‘I Am My Mental Illness’: It’s Time to Reclaim the Phrase
The Internet is littered with images that go “You are not your mental illness”. Mental health advocates, both online and offline, love this one-liner as well. I know it’s only said to try and destigmatize mental illness, but the truth is, I am my mental illness. How could I not be? Let me elaborate.
I have been diagnosed with Clinical Depression, Generalized Anxiety, Post-Traumatic Stress Disorder (PTSD), and even have a few traits of Borderline Personality Disorder (BPD). Fun, eh?
Anyway, each one of these is a disorder of the mind. And last I checked, the mind largely controls or runs an individual. Nobody goes around talking down to say, diabetics, cancer patients, or anyone who is physically ill in this manner. Why then is it socially acceptable to make statements like “you are so much more than your diagnosis” to those suffering from mental illness? The fact that they are invisible does not mean they do not exist or are any less than physical ailments.
They Affect Me On a Day-to-Day Basis
Do you want to know how much my mental illnesses affect me on a day-to-day basis? Clinical depression makes me not only struggle to find the motivation to get things done, but it also often brings up thoughts of suicide. Generalized anxiety makes my chest ache all the time and causes me to chronically worry about the most trivial things. PTSD bombards me with painful flashbacks of traumatic past events when I least expect or need them. And BPD makes me put on my idealistic glasses and see every person or situation as either black or white.
Thanks to being on expensive medication to be able to be as normal a human being as is possible, I also lose a small fortune and what’s probably worse, experience a hollow, watered down version of every type of emotion there is.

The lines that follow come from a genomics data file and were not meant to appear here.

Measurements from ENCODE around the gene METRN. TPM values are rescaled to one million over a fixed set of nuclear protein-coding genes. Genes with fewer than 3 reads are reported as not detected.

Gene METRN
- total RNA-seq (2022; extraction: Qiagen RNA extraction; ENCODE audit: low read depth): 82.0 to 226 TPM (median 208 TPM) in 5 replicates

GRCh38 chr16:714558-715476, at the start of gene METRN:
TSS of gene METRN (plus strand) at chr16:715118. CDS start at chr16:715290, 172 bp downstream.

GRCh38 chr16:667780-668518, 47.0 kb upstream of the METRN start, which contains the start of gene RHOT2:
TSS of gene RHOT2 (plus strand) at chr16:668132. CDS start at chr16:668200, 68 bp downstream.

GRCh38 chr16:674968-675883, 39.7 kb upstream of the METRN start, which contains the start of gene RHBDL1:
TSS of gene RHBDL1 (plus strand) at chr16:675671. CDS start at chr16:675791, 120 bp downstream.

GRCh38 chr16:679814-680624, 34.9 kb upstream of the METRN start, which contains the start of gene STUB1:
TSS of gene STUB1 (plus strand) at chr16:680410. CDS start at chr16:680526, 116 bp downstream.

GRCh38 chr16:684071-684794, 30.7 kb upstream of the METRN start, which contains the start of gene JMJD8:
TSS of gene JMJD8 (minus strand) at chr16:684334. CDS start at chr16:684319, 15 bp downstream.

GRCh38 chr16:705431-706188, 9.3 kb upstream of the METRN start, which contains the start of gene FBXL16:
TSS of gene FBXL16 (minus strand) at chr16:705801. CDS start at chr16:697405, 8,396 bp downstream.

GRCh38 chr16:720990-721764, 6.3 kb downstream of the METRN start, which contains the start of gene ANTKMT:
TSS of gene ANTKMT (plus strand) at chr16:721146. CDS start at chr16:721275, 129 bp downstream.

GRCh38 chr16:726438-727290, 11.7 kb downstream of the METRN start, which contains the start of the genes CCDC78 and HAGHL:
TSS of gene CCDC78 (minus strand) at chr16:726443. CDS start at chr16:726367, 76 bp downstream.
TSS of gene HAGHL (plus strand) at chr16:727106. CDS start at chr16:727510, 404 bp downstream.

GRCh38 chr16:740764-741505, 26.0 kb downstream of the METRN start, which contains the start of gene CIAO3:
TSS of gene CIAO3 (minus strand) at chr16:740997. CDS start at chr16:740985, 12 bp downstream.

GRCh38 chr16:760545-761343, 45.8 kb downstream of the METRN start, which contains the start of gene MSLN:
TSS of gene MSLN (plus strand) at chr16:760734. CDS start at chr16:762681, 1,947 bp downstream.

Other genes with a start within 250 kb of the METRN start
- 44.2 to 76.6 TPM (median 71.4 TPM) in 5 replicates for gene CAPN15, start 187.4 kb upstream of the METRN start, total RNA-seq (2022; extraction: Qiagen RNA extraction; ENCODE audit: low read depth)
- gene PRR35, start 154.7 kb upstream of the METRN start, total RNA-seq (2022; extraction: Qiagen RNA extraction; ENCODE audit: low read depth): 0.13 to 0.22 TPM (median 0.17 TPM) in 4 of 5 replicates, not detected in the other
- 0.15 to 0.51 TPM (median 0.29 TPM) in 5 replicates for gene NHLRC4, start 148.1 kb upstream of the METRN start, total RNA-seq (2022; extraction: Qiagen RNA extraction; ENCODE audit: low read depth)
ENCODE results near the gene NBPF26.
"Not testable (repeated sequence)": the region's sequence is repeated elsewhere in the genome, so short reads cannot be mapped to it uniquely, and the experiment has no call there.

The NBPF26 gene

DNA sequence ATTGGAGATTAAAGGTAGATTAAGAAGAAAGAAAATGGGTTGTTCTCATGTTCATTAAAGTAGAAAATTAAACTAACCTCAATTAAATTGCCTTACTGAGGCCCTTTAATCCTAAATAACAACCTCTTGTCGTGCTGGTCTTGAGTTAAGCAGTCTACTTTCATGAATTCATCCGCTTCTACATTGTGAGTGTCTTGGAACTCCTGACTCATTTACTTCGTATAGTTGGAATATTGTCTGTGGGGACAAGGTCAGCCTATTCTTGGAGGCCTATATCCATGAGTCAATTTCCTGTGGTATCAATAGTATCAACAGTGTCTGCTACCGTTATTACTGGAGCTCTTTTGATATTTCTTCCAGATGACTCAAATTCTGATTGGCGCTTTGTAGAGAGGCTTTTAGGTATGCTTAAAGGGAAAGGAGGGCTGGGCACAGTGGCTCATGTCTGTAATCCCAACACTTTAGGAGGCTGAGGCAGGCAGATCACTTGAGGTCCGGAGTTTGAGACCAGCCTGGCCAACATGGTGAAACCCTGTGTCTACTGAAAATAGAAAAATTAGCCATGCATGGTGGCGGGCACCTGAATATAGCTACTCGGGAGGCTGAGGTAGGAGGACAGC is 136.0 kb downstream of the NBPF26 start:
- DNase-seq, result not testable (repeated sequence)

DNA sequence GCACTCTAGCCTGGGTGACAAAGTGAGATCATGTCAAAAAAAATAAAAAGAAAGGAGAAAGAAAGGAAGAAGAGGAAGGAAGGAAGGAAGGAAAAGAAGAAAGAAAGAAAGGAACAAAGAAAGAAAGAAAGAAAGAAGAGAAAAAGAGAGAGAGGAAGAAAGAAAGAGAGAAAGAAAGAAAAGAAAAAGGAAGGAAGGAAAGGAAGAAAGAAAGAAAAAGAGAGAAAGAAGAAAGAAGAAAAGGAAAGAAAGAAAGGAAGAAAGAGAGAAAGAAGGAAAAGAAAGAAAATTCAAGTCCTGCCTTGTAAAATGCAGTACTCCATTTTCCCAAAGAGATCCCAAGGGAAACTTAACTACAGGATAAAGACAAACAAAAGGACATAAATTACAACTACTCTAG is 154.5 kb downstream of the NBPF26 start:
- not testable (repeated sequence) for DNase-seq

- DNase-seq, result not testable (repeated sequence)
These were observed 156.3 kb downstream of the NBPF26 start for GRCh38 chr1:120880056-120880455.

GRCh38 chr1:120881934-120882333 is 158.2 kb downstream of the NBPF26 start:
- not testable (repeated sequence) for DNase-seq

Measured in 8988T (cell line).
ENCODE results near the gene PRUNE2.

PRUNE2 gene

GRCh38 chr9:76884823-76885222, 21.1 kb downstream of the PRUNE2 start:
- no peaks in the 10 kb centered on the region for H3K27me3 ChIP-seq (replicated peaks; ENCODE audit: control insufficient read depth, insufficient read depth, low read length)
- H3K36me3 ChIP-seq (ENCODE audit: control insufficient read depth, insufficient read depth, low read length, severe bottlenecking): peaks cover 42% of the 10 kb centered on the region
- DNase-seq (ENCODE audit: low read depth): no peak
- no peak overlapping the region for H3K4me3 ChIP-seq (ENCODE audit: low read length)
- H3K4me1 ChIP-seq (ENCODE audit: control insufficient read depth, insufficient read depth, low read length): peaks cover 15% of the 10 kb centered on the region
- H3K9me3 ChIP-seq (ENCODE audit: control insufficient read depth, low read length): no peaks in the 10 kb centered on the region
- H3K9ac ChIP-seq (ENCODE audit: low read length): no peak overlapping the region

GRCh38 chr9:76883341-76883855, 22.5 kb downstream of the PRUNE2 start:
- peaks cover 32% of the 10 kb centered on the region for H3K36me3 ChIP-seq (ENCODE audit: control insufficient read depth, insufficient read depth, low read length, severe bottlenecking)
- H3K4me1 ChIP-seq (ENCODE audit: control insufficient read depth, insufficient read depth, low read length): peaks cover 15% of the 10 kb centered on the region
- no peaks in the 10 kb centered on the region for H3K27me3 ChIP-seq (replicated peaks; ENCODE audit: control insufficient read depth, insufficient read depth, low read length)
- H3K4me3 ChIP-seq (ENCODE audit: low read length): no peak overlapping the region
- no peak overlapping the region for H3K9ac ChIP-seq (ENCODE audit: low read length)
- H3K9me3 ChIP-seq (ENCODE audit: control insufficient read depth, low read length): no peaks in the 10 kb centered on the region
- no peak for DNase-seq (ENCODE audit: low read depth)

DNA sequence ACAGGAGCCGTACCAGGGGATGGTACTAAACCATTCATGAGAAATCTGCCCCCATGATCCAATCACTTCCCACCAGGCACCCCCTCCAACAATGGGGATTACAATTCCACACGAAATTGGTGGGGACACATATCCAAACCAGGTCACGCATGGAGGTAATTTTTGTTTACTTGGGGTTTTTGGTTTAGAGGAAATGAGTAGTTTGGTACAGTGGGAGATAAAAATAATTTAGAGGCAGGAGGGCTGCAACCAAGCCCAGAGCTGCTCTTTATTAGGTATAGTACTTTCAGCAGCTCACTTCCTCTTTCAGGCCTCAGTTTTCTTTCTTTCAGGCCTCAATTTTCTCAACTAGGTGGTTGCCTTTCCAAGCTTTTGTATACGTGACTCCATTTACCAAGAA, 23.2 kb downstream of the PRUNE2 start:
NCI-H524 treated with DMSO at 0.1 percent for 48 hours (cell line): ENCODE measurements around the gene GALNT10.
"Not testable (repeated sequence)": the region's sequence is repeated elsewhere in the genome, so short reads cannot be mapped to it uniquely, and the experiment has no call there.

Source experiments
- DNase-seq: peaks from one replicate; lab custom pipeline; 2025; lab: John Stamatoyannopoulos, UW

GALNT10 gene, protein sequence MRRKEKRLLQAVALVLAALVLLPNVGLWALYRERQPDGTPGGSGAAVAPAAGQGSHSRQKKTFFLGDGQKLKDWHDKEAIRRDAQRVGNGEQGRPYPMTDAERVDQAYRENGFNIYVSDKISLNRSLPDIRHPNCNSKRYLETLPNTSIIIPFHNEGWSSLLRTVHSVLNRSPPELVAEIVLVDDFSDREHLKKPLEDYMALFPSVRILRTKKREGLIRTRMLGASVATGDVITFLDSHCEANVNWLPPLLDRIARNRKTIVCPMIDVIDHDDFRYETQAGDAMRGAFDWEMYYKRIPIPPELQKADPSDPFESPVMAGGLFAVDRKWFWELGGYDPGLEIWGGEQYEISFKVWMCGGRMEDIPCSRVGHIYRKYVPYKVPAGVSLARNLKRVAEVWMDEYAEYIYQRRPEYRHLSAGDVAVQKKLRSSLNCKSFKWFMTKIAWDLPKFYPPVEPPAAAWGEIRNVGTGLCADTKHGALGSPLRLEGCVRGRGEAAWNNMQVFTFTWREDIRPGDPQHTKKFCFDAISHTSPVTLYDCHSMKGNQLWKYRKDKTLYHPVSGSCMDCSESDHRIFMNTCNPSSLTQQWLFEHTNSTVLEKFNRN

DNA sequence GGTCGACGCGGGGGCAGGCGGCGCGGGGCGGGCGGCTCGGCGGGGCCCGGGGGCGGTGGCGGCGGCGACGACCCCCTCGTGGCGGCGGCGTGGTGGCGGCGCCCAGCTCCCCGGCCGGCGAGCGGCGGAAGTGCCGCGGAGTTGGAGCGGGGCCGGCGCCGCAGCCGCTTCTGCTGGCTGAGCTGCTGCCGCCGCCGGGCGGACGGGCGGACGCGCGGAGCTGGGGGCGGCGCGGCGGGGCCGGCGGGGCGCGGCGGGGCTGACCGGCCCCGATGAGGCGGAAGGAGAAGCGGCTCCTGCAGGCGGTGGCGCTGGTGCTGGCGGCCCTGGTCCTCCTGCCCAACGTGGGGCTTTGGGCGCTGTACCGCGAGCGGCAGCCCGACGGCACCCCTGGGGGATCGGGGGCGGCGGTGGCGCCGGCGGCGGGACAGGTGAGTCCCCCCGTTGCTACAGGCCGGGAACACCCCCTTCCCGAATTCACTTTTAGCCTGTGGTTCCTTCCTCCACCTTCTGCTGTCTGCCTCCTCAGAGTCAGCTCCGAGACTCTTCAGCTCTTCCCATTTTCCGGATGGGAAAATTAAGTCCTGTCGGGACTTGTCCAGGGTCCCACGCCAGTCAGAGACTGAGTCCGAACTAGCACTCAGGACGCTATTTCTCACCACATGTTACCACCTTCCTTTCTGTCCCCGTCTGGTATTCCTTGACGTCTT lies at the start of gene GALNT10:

On good and average days, I can manage my illnesses, sure, but there’s no denying that they still have a massive impact on me. And on bad days, whether I like it or not, I have to admit that they pretty much control me.
Replace Platitudes With Real Conversations
I have to fight umpteen battles every day just to be able to function. And even then, despite all the effort and money I put in, I am not able to function even half as well as someone without mental health issues. Mental illness is debilitating through and through, so please let’s not invalidate it by making pointless sweeping statements like “you are not your mental illness”.
If you want to truly empower people like me and remove the stigma around mental illness,
a) acknowledge how difficult it is to live life with mental illness and
b) have real conversations on mental health, no matter how difficult that gets.
So yes, I am my mental illness, there’s no doubt about that. But I am so much more outside of it. If only more people would take the trouble to get to know me and others like me without trying to placate us with pseudo empowering statements. It’s high time people without mental illness make the effort to connect with and get to know people with mental illness.
Because at the end of the day, everyone has mental health. And since mental health is an ever-changing spectrum, there’s no telling when someone with no trace of mental illness transitions into an individual with some mental illness that needs professional intervention. Mental illness does not discriminate and as the most evolved beings on this planet, we owe it to each other to be more kind and accepting of each other.
(Mahevash Shaikh is a millennial blogger, author, and poet who writes about mental health, culture, and society. She lives to question convention and redefine normal. Head to https://www.mahevashmuses.com to download her free book '30 Powerful Affirmations To Boost Your Mental Health'.)
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